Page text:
TribLIVE
Blogs | Sports | News
H.S. Sports Insiders

« Font size »
Decrease | Reset |Increase

Should high schools follow NFL’s lead on hits?

facebooktwittergoogle_plusredditpinterestlinkedinmail

Seton-La Salle senior Dylan Boccella was injured Saturday by a blow to the head that his football coach called “frightening.” You know the ones the NFL has been banning? This was similar.

“If this was in the NFL, they’d probably consider it helmet-to-helmet and they’d probably fine the guy,” Seton-La Salle coach Greg Perry said, “but in high school they really don’t have that kind of legislation.”

So, the hit was legal.

During Saturday’s scrimmage with South Park, Boccella, a starting wide receiver, was running a slant route across the middle when he was hit high and low. The collision left Boccella with a concussion and a nasty gash on his face that needed 25 stitches, Perry said. Boccella spent a night in the hospital and was released Sunday afternoon.

Should high schools follow the NFL’s lead and ban helmet-to-helmet hits? The kneejerk answer would be yes, but the problem comes with enforcement.

“What would you do (to the offender)?” Perry wondered, highlighting the obvious first hurdle. “Would it be a suspension? You can’t fine a kid.”

Also, the NFL delivers punishments sometimes days later, after reviewing film of the hit. The WPIAL or PIAA wouldn’t have the luxury of HD video, so interpreting any new helmet-to-helmet rule would add a very difficult responsibility for crews officiating the games.

It’s fortunate that at the high school level, these violent hits are rare.

“It was frightening,” Perry said. “His helmet flew off, and he was out.”

– Chris Harlan (charlan@tribweb.com)

facebooktwittergoogle_plusredditpinterestlinkedinmail

Comments

  1. CG says:

    High School does have a rule in place. It’s also has been a major point of emphasis the last few years in High School football. Not seeing the play, can’t say if this particular hit was legal or illegal, simply saying there is a rule in place. The offender can be ejected from the game, which depending on the state policy could mean being suspended from additional games. All levels are attempting to take the head out of the game for safety concerns.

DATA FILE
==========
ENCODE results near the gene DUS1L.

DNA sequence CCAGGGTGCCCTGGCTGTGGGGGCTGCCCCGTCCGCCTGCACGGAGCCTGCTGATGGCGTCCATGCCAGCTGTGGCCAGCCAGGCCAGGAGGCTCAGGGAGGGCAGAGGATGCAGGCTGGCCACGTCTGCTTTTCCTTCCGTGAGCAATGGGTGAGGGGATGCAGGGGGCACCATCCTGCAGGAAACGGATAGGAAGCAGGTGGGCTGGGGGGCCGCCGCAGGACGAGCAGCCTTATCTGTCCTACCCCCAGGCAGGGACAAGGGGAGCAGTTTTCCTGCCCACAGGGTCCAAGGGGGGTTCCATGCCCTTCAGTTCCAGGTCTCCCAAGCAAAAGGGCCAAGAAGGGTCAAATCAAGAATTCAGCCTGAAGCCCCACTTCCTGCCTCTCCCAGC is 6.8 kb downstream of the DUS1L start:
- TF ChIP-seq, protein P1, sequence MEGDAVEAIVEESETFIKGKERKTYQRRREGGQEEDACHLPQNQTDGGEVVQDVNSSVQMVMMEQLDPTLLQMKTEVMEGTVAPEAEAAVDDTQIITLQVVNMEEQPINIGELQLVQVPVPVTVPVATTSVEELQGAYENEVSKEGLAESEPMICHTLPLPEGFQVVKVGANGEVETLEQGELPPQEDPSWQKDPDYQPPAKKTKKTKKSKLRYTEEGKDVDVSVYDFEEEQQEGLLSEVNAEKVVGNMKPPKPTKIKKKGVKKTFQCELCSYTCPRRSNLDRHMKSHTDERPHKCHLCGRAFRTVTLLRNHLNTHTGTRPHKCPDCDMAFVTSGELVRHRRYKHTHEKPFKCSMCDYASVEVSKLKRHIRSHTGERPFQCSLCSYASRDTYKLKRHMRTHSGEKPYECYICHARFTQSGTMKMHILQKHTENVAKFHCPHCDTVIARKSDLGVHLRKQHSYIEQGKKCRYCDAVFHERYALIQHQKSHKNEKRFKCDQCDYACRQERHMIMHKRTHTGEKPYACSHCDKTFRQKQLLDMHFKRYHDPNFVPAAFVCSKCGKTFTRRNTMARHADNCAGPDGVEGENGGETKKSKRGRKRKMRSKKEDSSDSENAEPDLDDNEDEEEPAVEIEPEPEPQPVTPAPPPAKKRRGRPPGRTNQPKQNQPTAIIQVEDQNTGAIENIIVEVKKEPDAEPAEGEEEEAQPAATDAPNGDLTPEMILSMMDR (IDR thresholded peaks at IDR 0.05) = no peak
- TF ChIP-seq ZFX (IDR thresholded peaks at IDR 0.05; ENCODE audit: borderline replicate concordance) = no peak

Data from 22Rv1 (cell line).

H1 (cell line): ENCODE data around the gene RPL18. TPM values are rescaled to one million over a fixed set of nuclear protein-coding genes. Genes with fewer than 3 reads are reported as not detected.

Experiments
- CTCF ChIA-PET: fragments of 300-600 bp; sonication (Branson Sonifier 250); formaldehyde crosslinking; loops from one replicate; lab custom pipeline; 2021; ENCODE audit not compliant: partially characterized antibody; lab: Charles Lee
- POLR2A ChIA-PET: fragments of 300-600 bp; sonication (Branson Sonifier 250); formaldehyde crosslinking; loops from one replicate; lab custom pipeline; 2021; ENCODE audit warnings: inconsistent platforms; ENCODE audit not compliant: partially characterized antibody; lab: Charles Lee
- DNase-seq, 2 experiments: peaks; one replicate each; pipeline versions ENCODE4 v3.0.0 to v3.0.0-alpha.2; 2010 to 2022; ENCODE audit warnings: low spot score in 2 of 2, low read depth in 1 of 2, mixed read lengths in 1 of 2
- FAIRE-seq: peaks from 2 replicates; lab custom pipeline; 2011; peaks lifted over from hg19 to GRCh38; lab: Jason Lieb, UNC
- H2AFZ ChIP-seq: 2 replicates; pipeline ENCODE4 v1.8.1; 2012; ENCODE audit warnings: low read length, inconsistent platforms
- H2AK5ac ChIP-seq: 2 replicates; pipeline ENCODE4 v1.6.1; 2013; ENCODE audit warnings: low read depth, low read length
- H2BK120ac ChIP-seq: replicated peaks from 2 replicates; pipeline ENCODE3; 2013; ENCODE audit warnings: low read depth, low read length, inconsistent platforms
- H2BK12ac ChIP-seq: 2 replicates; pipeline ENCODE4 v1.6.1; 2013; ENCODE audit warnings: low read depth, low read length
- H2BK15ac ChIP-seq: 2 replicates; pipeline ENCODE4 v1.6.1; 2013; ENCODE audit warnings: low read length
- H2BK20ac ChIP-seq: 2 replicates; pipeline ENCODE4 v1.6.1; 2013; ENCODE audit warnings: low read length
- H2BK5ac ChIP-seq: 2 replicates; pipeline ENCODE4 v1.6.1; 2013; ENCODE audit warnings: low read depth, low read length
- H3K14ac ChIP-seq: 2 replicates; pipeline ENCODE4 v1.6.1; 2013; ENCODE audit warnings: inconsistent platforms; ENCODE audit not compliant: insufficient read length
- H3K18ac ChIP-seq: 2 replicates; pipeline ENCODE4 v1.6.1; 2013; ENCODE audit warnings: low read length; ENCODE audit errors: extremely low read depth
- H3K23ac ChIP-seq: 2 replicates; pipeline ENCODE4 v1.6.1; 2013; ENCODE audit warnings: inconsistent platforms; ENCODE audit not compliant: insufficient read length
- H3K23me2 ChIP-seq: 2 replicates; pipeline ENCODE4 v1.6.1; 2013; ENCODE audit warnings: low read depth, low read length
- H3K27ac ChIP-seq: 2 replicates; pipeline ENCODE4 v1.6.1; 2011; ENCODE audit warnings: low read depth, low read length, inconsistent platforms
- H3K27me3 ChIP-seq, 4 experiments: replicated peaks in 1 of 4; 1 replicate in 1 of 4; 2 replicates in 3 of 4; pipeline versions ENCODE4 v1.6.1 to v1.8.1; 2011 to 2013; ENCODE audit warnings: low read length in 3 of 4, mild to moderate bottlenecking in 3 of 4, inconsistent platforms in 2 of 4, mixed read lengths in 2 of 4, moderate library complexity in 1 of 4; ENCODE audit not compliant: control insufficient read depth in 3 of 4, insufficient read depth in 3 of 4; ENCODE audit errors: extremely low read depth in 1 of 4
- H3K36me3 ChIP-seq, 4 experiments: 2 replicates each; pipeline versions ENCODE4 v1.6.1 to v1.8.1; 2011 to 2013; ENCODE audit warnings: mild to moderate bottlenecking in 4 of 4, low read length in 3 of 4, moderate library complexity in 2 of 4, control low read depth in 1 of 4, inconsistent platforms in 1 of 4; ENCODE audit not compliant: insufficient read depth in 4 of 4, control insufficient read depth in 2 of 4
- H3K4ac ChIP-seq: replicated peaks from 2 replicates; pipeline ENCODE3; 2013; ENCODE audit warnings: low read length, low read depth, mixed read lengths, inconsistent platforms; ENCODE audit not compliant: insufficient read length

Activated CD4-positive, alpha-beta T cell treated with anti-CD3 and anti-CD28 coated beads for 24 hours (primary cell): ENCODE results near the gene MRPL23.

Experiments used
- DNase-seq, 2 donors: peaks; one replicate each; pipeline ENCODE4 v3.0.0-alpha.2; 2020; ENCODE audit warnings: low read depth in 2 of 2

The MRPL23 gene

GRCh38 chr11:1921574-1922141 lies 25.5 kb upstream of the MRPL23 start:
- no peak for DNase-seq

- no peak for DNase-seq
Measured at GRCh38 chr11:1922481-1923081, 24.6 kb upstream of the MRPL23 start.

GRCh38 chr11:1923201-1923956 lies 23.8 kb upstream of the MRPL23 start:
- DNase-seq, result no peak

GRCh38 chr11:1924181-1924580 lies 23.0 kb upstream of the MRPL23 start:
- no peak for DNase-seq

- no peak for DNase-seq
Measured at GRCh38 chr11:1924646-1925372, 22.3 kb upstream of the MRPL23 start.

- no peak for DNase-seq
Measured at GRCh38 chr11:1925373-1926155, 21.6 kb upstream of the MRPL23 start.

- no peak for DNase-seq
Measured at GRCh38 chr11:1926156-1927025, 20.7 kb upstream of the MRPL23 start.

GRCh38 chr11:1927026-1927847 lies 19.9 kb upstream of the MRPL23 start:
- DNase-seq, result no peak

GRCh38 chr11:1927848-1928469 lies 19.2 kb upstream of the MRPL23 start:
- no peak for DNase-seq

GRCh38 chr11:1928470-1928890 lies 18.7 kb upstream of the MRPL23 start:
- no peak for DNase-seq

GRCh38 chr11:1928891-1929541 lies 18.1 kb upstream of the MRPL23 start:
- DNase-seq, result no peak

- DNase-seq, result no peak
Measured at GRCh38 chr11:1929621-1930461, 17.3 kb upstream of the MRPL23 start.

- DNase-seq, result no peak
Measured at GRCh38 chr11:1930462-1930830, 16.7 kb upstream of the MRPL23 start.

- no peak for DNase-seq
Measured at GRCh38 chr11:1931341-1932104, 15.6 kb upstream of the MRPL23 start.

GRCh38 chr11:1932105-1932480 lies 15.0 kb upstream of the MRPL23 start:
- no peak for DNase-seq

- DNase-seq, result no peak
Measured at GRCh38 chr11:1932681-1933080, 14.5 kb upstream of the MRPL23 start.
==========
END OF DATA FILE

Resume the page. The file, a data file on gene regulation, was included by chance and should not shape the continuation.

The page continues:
2. Tammy Stein says:

    My son plays with him and also said it was frightening he worried about him for days. Gladly he will be okay. It is a wonderful football program and one of the reasons we chose to send our child their besides the educational program is fabulous. Go Rebels!

  3. Brian Doyle says:

    I have watched video over and over and over again although I fell bad and Dylan is in my prayers the hit was legal. Football is a tough sport but do not let emotional envolvement get in way of a good play. I am not emotionally attached to it but feel bad for Dylan do not verbally prosicute young men who made a good legal hit. Risk of injury part of game. SO LET THEM PLAY!!!

  4. KS says:

    These Scrimmages and 7 on 7s are getting so out of hand. If injuries that occur during the season are not enough to ruin these players seasons, take them out in the pre- season when its just for “practice.” Who ever though it was a good idea to let these kid play with no pads and wear their helmets should lose their job. And if seeing multiple players with concussions and my own family member with a broken knee, well i don’t know what they need to see that it is getting out of control. In my opinion 7 on 7s and scrimmages are nothing but detrimental to the outcome of alot of these players seasons. If any one would like to point out the positives i am more than willing to listen. But face the facts people, too many kids are enduring terrible injuries for something that mean relatively nothing.

 
Other blogs
Sports: Rob Rossi | Steel Mill | Chipped Ice | Bucco Blog | iPreps | Pitt Locker Room | Penn State Sports | Trailing Off
News: This Just In | Trib List | ICycle  


» Top TribLIVE.com Sports
» Top TribLIVE.com News
» Top TribLIVE.com Breaking News